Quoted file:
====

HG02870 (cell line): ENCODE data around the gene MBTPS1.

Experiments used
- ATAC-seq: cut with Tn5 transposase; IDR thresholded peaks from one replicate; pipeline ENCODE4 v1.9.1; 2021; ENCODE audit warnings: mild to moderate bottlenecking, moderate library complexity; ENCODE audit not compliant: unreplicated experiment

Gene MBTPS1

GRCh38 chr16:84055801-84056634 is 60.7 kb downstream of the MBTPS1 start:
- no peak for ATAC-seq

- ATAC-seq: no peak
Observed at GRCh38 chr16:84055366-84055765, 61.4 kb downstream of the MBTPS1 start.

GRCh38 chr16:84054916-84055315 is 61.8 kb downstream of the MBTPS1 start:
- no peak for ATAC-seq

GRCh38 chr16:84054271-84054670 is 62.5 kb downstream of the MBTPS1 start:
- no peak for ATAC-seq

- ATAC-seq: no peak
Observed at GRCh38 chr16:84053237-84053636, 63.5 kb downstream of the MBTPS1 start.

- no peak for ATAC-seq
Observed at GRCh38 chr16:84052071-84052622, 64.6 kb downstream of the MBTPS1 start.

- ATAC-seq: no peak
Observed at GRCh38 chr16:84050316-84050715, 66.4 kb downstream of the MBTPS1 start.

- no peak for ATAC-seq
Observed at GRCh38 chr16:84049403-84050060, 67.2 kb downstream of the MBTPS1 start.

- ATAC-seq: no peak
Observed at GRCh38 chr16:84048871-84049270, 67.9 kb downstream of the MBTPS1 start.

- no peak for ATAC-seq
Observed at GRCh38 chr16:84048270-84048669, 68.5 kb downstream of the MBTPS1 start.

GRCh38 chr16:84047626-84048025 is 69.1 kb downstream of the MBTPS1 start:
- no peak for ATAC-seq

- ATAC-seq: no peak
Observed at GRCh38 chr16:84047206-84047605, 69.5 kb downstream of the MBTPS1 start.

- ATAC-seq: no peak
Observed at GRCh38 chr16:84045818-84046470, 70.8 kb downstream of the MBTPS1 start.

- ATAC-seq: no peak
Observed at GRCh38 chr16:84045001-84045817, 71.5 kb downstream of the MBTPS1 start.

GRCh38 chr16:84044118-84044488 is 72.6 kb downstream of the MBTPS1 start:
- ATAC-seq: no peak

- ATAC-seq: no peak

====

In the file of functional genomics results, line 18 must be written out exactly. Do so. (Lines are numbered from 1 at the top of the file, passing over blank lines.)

Observed at GRCh38 chr16:84050316-84050715, 66.4 kb downstream of the MBTPS1 start.